Antonie van Leeuwenhoek

, Volume 112, Issue 1, pp 31–46 | Cite as

Actinorhizal trees and shrubs from Africa: distribution, conservation and uses

  • Ana I. Ribeiro-BarrosEmail author
  • Sílvia Catarino
  • Isabel Moura
  • José C. Ramalho
  • Maria M. Romeiras
  • Faten Ghodhbane-Gtari


Actinorhizal plants are a group of perennial dicotyledonous angiosperms, comprised of more than 200 species, most of which can establish root-nodule symbiosis with the nitrogen fixing actinobacteria of the genus Frankia. They are key providers of fundamental goods and services and can give a major contribution to mitigate the combined effects of climate changes, human population growth and loss of biodiversity. This aspect is particularly relevant for the developing economies of many African countries, which are highly exposed to climate and anthropogenic disturbances. In this work we have analyzed the distribution, conservation and uses of actinorhizal species native to or introduced in Africa. A total of 42 taxa distributed over six botanical families (Betulaceae, Casuarinaceae, Myricaceae, Elaeagnaceae, Rhamnaceae and Coriariaceae) were identified. The vast majority is able to thrive under a range of diverse environments and has multiple ecological and economic potential. More than half of the identified species belong to the genus Morella (Myricaceae), most of them native to Middle, Eastern and Southern Africa. Although the information about the conservation status and uses of Morella spp. is largely incomplete, the available data is indicative of their potential in e.g. forestry and agroforestry, food and medicine. Therefore, efforts should be made to upgrade actinorhizal research in Africa towards the sustainable use of biodiversity at the service of local (bio)economies.


Actinorhizal plants Africa Conservation Distribution Ecosystem goods and services 


Compliance with ethical standards

Conflict of interest

The authors declare no conflicts of interest.

Authors contribution

AIR-B and MMR conceived the idea. SC and IM performed data retrieval and prepared the database. AIR-B, JCR, MMR, and FG-G analyzed data. AIR-B wrote the paper and all the other authors revised the MS thoroughly.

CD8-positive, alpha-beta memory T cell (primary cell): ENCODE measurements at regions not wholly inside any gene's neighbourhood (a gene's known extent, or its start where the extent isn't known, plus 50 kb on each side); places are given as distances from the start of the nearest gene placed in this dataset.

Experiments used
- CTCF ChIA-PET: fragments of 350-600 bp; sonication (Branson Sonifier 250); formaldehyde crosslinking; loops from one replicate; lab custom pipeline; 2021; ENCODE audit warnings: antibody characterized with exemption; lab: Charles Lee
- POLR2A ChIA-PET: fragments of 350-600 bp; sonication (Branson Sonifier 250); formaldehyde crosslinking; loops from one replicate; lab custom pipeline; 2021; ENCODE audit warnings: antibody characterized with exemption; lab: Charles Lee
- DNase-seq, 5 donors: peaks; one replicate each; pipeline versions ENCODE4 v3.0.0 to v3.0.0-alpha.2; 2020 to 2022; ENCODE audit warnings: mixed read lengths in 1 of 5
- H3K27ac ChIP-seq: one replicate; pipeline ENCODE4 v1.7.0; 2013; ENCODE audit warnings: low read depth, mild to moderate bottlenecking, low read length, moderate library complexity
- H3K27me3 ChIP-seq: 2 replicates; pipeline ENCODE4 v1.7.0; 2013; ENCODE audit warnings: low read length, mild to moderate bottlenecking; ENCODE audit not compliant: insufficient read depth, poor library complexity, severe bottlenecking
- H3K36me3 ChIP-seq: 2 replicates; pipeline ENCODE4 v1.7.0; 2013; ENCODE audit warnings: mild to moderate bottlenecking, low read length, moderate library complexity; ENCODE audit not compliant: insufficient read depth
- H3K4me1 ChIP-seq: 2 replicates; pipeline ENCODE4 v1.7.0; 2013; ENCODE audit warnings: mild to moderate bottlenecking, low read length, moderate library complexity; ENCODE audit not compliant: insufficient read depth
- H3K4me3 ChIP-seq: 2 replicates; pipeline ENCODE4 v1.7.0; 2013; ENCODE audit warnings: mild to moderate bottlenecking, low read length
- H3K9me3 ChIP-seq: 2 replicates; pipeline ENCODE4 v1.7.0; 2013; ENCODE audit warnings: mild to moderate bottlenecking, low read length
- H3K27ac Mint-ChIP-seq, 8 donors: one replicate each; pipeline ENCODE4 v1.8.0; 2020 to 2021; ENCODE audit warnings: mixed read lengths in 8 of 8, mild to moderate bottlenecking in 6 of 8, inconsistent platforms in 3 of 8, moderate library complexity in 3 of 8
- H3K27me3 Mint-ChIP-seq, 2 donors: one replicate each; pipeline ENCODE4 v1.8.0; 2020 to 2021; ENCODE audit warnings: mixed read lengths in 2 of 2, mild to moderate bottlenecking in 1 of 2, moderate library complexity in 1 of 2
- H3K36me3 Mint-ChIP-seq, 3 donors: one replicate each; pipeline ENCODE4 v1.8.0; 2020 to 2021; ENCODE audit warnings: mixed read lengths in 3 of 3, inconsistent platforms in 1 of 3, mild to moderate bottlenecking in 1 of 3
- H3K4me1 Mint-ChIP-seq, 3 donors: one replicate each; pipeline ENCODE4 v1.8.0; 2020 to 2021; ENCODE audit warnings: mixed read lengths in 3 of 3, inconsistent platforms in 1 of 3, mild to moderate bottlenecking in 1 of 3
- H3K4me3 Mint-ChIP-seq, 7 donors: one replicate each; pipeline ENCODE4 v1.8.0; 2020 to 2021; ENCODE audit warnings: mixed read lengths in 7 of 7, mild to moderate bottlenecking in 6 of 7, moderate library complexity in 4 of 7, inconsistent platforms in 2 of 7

Ethical approval

This article does not contain any studies with human participants or animals performed by any of the authors.


This work was supported by national funds from Fundação para a Ciência e a Tecnologia through the research units UID/AGR/04129/2013 (LEAF) and UID/GEO/04035/2013 (GeoBioTec).


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Copyright information

© Springer Nature Switzerland AG 2018

Authors and Affiliations

  • Ana I. Ribeiro-Barros
    • 1
    • 2
    Email author
  • Sílvia Catarino
    • 1
  • Isabel Moura
    • 1
  • José C. Ramalho
    • 1
    • 2
  • Maria M. Romeiras
    • 1
  • Faten Ghodhbane-Gtari
    • 3
    • 4
  1. 1.Plant-Environment Interactions and Biodiversity Lab (PlantStress&Biodiversity), Linking Landscape, Environment, Agriculture and Food (LEAF), Instituto Superior de Agronomia (ISA)Universidade de LisboaLisbonPortugal
  2. 2.GeoBioTec, Faculdade de Ciências e Tecnologia (FCT)Universidade NOVA de Lisboa (UNL)Monte de CaparicaPortugal
  3. 3.Laboratoire Microorganismes et Biomolécules Actives, Faculté des Sciences de TunisUniversité Tunis El ManarTunisTunisia
  4. 4.ISBSTUniversité La ManoubaManoubaTunisia

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